These posts are about the songs that just barely failed to cross the key line of chart success, entering the Billboard Top 40. Every song featured in this series peaked at number 41.
Mary Isobel Catherine Bernadette O’Brien was born in London, in 1939. When in her teens, she started pursuing music as a professional career, starting with some very basic jobs singing at camps and then moving up to be a member of a girl group called the Lana Sisters. She left that act to join her older brother in a vocal trio he was forming. According to lore, the new group adopted a name inspired by the verdant springtime landscape in which they often rehearsed. O’Brien decided she needed a stage name and chose to the group’s name into her new moniker, and so she became known as Dusty Springfield.
Before long, Springfield was out on her own, releasing elegant pop singles. She had the voice, she had the look. She was practically an embodiment of a certain nineteen-sixties style, as the buttoned-up nineteen-fifties gave way to a gradually loosening of mores and a zingier outlook. And, though Springfield was a solid songwriter in her own right, she was a skilled interpreter of other’s songs, a vital skill in the echoing culture of the time. When she heard Dionne Warwick’s version of “Wishin’ and Hopin’,” written by Burt Bacharach and Hal David, Springfield knew she could make it her own. It became her first Top 10 hit in the U.S.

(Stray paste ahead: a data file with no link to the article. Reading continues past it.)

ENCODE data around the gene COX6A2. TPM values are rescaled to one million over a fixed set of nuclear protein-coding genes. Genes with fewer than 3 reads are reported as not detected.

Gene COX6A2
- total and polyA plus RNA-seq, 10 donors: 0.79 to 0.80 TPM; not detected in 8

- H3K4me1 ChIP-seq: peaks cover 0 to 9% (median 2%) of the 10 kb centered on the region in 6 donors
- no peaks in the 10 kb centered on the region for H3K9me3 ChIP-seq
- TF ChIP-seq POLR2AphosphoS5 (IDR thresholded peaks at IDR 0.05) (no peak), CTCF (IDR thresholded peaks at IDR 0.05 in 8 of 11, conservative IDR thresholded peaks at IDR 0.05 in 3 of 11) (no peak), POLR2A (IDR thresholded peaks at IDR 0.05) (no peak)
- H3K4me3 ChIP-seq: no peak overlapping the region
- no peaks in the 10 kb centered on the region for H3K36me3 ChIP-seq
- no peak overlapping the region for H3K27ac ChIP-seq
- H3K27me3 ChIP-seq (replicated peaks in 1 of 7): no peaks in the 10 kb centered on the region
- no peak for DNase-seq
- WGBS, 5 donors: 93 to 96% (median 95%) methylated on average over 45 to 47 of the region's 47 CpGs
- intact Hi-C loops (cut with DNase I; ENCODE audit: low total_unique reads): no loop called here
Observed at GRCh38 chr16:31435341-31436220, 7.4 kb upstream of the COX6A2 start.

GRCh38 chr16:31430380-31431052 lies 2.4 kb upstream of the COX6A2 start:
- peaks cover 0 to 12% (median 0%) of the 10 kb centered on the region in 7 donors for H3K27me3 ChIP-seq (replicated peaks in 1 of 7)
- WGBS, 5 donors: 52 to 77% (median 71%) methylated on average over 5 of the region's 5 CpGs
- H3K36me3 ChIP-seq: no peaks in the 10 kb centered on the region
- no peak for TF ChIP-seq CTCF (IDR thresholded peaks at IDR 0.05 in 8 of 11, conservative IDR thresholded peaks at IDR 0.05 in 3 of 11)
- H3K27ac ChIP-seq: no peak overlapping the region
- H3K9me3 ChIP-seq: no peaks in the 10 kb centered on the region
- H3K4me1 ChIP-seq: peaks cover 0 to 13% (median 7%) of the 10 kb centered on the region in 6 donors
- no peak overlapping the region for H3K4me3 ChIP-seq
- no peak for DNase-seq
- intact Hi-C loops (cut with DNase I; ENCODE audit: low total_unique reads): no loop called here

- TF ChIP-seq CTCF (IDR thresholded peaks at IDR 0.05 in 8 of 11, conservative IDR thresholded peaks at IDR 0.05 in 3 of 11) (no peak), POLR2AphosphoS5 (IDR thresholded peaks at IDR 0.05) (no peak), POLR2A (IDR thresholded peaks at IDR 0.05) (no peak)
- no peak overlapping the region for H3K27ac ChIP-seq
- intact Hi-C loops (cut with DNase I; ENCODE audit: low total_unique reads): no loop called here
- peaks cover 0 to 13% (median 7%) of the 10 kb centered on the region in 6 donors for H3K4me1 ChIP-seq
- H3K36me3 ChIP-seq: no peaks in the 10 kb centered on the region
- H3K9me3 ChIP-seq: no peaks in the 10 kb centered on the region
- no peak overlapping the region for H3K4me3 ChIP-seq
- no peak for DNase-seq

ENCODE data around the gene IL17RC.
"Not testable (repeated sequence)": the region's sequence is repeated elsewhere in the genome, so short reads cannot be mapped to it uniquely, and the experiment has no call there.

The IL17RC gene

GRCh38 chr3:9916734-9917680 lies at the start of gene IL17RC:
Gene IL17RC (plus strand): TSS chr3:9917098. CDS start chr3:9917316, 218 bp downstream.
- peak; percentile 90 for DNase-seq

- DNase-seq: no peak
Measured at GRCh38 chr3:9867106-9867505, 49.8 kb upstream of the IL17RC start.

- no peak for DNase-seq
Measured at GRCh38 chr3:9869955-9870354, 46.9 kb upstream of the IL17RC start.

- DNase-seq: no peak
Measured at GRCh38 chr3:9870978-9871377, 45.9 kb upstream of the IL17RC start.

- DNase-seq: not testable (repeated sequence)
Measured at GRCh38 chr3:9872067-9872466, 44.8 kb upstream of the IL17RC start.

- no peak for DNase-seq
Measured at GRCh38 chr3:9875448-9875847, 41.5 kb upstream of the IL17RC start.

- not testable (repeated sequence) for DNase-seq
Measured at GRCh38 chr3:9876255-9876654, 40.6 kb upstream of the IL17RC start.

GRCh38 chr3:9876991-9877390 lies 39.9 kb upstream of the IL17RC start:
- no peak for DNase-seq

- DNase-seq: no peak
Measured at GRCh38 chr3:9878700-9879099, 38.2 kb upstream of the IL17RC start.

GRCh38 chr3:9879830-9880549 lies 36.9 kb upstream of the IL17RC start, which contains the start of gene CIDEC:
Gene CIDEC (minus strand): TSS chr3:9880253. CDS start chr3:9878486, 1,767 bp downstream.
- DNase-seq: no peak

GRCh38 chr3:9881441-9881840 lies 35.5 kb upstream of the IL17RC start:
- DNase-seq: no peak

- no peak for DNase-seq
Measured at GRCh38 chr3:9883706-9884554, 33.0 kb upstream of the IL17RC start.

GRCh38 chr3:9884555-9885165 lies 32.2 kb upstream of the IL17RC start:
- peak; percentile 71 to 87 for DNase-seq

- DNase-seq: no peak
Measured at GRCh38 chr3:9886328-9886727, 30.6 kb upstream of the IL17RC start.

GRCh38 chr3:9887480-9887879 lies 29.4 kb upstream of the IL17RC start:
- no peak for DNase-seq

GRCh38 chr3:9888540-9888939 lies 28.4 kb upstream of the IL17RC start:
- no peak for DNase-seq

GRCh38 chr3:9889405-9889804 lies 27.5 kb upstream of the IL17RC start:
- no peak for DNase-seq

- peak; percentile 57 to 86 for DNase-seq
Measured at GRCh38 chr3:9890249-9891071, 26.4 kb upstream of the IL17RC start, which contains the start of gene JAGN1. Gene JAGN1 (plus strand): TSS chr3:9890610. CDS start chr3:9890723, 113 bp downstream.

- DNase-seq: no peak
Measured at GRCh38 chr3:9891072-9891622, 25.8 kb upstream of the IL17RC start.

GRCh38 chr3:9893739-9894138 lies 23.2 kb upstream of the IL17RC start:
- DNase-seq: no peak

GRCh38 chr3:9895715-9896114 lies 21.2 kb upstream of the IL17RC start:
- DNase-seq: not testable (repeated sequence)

“All Cried Out” was the follow-up single to that hit. Slinky and romantically forlorn, it’s a splendid showcase for Springfield, offering irrefutable evidence that her voice could be nestled deep into lush, Phil Spector-style production and still burst forth, fully commanding the track. Rarely in the history of the form has there been another vocalist like Springfield, powerful and yet fully at ease at the same time. “All Cried Out” is wonderful, but it didn’t match its immediate predecessor in terms of upward chart mobility. It peaked at #41 on Billboard.
Other entries in this series can be found by clicking on the “Top 40 Smash Near Misses” tag.